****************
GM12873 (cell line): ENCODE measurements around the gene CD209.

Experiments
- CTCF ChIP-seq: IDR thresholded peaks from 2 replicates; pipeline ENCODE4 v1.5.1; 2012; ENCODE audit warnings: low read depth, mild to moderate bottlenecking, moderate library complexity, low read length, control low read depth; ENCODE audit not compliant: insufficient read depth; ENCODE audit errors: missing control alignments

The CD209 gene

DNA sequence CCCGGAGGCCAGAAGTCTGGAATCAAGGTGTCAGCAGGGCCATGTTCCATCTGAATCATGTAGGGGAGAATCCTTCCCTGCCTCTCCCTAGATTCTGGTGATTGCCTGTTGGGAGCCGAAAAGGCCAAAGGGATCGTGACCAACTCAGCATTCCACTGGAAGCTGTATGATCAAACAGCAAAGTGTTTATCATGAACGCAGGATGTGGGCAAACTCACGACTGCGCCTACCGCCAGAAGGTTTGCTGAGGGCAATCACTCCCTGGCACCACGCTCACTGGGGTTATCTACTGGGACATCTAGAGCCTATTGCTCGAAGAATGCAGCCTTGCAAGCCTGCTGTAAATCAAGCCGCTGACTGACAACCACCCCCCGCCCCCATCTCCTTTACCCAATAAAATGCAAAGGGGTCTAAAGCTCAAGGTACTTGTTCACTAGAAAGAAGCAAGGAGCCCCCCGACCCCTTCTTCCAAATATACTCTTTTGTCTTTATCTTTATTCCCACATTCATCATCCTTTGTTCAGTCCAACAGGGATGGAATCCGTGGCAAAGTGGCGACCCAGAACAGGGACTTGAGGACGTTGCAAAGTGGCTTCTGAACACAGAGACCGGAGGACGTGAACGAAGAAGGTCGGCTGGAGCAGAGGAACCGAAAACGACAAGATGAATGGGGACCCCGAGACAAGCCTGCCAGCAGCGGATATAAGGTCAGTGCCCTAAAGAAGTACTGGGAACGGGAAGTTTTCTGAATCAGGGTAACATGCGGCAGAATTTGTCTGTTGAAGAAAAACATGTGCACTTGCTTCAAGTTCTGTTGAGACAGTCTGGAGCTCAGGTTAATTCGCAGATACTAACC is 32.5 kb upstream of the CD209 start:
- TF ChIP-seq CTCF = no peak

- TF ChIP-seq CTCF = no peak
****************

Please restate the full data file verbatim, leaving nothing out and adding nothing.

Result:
GM12873 (cell line): ENCODE measurements around the gene CD209.

Experiments
- CTCF ChIP-seq: IDR thresholded peaks from 2 replicates; pipeline ENCODE4 v1.5.1; 2012; ENCODE audit warnings: low read depth, mild to moderate bottlenecking, moderate library complexity, low read length, control low read depth; ENCODE audit not compliant: insufficient read depth; ENCODE audit errors: missing control alignments

The CD209 gene

DNA sequence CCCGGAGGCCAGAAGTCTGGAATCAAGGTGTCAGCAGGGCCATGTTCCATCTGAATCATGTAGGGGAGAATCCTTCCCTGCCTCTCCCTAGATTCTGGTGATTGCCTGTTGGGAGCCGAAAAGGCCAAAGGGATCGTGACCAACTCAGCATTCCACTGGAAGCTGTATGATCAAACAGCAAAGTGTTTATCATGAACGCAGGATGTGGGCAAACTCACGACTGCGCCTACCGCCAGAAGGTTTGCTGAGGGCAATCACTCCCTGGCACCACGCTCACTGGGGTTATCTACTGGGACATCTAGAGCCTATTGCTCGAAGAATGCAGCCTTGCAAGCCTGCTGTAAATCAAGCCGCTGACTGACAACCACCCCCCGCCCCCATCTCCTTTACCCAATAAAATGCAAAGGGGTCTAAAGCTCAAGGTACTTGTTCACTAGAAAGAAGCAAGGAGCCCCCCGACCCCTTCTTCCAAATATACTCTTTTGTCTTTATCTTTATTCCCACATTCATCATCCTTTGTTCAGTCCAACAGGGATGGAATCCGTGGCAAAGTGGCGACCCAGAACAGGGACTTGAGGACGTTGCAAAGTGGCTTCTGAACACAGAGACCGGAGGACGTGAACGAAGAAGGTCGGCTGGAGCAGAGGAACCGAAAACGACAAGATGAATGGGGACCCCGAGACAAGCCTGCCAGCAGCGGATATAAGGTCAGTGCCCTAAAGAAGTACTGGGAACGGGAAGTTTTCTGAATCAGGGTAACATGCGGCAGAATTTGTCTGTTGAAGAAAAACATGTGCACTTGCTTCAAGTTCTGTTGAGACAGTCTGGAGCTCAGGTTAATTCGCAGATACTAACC is 32.5 kb upstream of the CD209 start:
- TF ChIP-seq CTCF = no peak

- TF ChIP-seq CTCF = no peak